Every year, the Haus der Kulturen der Welt and the foundation “Elementarteilchen” award the International Literature Award to the best book translated into German. This year, they gave the prize (25,000 Euro for the author and 10,000 for the translator) to Mikhail Shishkin and Andreas Tretner for the translation of Venushaar Maidenhair, available from DVA.
There are a few things about this particular award that really interest me:
1) We’re publishing Maidenhair next fall in Marian Schwartz’s translation, so kudos to us!
2) The description of this award is really interesting:
The award spotlights the diversity of contemporary lilterature around the world and the intercultural mediation performed by translators – a function that is increasingly important in a globalized society.
The prize is awarded to contemporary literary narrators who are outstanding in the international world of literature production and whose work is characterized by thematic diversity and new literary forms. Hence, the award is also an instrument of cultural policy, dedicated to the translation aspect of global cultural output and promoting interplay between international literature and a ‘literary canon’ still perceived from a national point of view.
3) I think it’s interesting how many European countries (see earlier post about the European Translation Prize) have large prizes for literature in translation.
4) The shortlist for this particular award is solid, and includes Zone, another Open Letter title (double kudos!):
José Eduardo Agualusa: Barroco tropical
A1 Verlag 2011, translated from the Portuguese by Michael Kegler
Joanna Bator: Sandberg
Suhrkamp Verlag 2011, translated from the Polish by Esther Kinsky
Edwidge Danticat: Der verlorene Vater
Edition Büchergilde 2010, translated from the English by Susann Urban
Mathias Énard: Zone“
Bloomsbury/Berlin-Verlag 2010 , translated from the French by Holger Fock and Sabine Müller
Elias Khoury: Yalo
Suhrkamp Verlag 2011, translated from the Arabic by Leila Chammaa
Michail Schischkin: Venushaar
Deutsche Verlags-Anstalt 2011, translated from the Russian by Andreas Tretner
Congrats to Shishkin, Andreas Tretner, DVA, and all the other shortlisted authors and translators.
And for more info about Maidenhair (which may well be available for next year’s Russia-centric BEA and possibly a Shiskin visit to the States), here’s an excerpt from a great post by Lisa Hayden Espenschade from her blog, Lizok’s Bookshelf:
If forced to summarize, I’d say Maidenhair is an omnibus of life – or maybe Life – that presents full ranges of pain and joy, simplicity and complexity, truth and fiction, love and war, and, of course, Mars and Venus. Maidenhair is relentlessly literary, with references to mythology and history that cross timelines and borders, but it is also relentlessly readable, even suspenseful, if you’re willing to accept its flow. [. . .]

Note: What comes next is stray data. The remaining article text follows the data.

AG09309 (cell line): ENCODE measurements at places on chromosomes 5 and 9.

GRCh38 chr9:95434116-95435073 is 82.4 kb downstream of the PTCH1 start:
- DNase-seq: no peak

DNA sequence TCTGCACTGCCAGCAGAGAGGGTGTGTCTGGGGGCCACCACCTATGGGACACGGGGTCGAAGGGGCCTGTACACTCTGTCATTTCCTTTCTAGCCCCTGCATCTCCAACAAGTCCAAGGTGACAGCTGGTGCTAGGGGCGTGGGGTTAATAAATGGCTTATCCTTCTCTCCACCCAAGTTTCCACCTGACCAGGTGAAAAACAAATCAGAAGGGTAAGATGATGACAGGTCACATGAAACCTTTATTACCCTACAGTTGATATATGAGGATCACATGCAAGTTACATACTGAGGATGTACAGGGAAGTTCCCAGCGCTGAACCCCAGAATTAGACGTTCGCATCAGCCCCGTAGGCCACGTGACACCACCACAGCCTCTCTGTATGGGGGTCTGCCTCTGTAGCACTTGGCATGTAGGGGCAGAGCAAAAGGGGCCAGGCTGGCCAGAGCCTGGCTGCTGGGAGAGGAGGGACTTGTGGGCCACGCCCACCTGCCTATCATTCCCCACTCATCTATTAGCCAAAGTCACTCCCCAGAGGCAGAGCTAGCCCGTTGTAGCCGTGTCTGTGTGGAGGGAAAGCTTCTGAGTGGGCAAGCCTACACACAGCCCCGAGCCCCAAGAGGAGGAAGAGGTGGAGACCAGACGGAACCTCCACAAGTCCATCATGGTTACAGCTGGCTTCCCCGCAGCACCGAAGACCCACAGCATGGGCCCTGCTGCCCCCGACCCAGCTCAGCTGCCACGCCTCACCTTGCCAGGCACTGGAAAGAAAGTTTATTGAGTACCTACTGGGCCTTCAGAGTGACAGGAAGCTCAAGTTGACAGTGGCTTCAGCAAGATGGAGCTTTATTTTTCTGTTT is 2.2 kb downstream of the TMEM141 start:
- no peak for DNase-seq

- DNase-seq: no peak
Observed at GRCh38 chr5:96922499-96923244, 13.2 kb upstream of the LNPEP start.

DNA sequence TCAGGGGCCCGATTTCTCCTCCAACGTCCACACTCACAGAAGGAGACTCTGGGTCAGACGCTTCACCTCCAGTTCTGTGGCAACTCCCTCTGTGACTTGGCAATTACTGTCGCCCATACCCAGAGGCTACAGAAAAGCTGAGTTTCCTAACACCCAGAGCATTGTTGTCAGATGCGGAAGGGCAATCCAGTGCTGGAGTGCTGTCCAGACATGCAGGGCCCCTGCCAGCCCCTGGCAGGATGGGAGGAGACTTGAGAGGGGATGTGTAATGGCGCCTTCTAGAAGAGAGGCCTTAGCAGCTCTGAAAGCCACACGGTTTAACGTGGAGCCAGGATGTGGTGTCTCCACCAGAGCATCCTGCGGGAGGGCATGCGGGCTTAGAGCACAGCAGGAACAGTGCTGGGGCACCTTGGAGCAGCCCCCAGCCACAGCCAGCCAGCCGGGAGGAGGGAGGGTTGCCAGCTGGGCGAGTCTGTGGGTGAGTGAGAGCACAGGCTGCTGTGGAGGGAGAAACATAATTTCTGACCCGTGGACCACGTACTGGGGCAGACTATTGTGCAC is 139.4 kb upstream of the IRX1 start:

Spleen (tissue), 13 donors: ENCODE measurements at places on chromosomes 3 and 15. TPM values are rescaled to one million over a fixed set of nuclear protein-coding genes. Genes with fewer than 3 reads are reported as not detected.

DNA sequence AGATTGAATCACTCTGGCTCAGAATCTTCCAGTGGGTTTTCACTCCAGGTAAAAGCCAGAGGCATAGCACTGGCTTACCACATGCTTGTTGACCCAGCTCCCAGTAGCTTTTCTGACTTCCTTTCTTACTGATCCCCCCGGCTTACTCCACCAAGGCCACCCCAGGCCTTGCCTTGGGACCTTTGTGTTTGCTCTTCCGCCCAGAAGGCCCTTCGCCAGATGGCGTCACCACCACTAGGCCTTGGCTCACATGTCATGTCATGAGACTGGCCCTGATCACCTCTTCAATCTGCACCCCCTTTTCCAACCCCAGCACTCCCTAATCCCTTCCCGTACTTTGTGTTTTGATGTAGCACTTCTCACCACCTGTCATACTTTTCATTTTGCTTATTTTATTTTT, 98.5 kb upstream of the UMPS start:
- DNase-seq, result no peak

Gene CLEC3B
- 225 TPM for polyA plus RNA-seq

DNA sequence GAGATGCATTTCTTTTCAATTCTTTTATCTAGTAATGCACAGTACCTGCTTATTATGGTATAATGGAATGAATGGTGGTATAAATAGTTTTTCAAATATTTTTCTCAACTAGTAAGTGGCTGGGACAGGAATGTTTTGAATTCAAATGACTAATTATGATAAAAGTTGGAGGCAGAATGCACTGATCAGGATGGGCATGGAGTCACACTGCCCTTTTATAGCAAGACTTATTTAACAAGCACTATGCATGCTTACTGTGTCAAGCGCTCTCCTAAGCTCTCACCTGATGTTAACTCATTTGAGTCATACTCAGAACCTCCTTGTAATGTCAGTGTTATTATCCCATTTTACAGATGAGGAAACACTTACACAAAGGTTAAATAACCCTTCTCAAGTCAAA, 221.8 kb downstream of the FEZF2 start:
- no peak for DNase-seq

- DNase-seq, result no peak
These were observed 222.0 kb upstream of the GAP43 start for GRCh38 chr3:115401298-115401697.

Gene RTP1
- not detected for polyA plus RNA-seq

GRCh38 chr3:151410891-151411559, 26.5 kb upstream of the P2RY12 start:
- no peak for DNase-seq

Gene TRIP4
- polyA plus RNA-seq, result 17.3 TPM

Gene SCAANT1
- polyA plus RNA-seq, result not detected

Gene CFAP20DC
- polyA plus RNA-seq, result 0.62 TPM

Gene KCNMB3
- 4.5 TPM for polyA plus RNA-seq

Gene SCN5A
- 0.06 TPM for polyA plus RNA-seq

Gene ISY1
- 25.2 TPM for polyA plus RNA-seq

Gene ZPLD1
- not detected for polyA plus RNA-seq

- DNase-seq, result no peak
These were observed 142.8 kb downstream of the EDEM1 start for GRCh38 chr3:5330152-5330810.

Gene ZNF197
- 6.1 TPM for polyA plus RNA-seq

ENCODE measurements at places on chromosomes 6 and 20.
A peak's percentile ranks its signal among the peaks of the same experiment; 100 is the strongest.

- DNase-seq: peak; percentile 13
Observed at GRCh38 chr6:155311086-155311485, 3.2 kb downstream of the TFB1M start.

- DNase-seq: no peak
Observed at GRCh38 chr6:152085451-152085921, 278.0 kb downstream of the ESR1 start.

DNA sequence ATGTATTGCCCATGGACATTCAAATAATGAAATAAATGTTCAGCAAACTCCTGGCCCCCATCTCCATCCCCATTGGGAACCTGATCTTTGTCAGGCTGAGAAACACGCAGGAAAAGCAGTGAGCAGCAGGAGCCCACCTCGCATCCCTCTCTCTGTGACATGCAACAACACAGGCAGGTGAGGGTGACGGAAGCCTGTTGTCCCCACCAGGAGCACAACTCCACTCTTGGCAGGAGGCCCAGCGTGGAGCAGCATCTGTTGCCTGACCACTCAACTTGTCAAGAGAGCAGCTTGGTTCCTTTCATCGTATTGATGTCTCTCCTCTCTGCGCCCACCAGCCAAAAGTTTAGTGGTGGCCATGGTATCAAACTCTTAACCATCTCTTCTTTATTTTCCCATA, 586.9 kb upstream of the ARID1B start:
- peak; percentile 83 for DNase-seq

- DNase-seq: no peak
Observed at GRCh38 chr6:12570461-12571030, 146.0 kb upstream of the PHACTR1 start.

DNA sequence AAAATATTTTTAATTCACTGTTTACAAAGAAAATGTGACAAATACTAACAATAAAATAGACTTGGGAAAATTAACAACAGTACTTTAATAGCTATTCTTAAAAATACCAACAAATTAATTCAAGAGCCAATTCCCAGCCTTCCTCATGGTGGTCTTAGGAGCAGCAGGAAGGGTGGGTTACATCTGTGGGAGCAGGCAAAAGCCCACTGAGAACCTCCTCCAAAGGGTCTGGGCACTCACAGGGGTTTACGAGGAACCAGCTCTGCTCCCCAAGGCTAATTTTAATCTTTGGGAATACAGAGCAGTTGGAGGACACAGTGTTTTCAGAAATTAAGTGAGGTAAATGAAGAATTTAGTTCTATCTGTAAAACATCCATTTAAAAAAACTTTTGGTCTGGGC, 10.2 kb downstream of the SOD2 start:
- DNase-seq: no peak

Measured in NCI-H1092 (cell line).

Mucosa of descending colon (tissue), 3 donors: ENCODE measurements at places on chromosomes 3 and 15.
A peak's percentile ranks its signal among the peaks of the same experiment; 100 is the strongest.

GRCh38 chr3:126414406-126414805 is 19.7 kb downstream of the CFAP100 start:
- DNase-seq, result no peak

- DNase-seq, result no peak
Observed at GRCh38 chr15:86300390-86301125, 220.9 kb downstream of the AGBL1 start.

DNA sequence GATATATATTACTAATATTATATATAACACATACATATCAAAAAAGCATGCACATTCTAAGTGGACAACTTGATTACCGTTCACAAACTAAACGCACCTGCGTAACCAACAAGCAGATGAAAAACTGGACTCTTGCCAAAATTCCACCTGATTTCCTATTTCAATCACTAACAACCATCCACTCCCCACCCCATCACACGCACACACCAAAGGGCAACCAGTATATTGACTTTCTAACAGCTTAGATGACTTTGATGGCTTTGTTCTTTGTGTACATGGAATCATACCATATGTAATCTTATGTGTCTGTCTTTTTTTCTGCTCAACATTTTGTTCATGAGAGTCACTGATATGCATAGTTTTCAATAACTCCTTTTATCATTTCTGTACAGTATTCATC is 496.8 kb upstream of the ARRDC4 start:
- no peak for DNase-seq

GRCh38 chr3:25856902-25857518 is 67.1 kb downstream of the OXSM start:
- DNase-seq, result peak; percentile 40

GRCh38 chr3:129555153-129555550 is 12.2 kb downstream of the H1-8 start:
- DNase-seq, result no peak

A richly stitched, multi-layered homage to the coexistence of love and death. (NB: Without Woody Allen.) One other thing: Maidenhair also reminds that we, along with the stories we live and tell, repeat, like doubles. Shishkin reinforces the importance of our written stories in several ways. Characters mention written records and repeat old stories (I’m not telling). And the interpreter visits the remains of St. Cyril, co-creator of Cyrillic, in Rome, because those letters mean so much to him. Rome, as Eternal City, by the way, plays an important role in Maidenhair. So do belly buttons.
Yes, Maidenhair lacks a single unified plot and its story threads, knitted together by history, chance, and archetypes, sometimes wander. A lot, which can make the reading challenging but very rewarding. Two characters anchor the novel: a Russian speaker who interprets immigration interviews for Swiss authorities and a female singer named Izabella. We read Q&A sessions, we read of the interpreter’s family problems, and we read Izabella’s intermittent diaries, where we witness her growth from gushing teenager to a wife resigned to a husband’s infidelities.
Karel Schoeman’s Afrikaans novel, This Life, translated by Else Silke, falls into a genre maybe only noticed by the type of reader who tends toward Wittgenstein-type family resemblances. The essential resemblance is an elderly narrator, usually alone—or with one other. . .
In Joris-Karl Hyusmans’s most popular novel, À rebours (Against Nature or Against the Grain, depending on the which translated edition you’re reading), there is a famous scene where the protagonist, the decadent Jean des Esseintes, starts setting gemstones on the. . .
There are books that can only wisely be recommended to specific types of readers, where it is easy to know who the respective book won’t appeal to, and Kristiina Ehin’s Walker on Water is one these. What makes this neither. . .
Imagine the most baroque excesses of Goethe, Shakespeare, and Poe, blended together and poured into a single book: That is The Nightwatches of Bonaventura. Ophelia and Hamlet fall in love in a madhouse, suicidal young men deliver mournful and heartfelt. . .
In 1899, Maurice Ravel wrote “Pavane pour une infante défunte” (“Pavane for a Dead Princess”) for solo piano (a decade later, he published an orchestral version). The piece wasn’t written for a particular person; Ravel simply wanted to compose a. . .
Fiston Mwanza Mujila is an award-winning author, born in the Democratic Republic of Congo, who now, at 33, lives in Austria. From what I could find, much of his work is influenced by the Congo’s battle for independence and its. . .
Twenty-One Days of a Neurasthenic is not a novel in the traditional sense. Rather, it is a collection of vignettes recorded by journalist Georges Vasseur in his diary during a month spent in the Pyrenées Mountains to treat his nervous. . .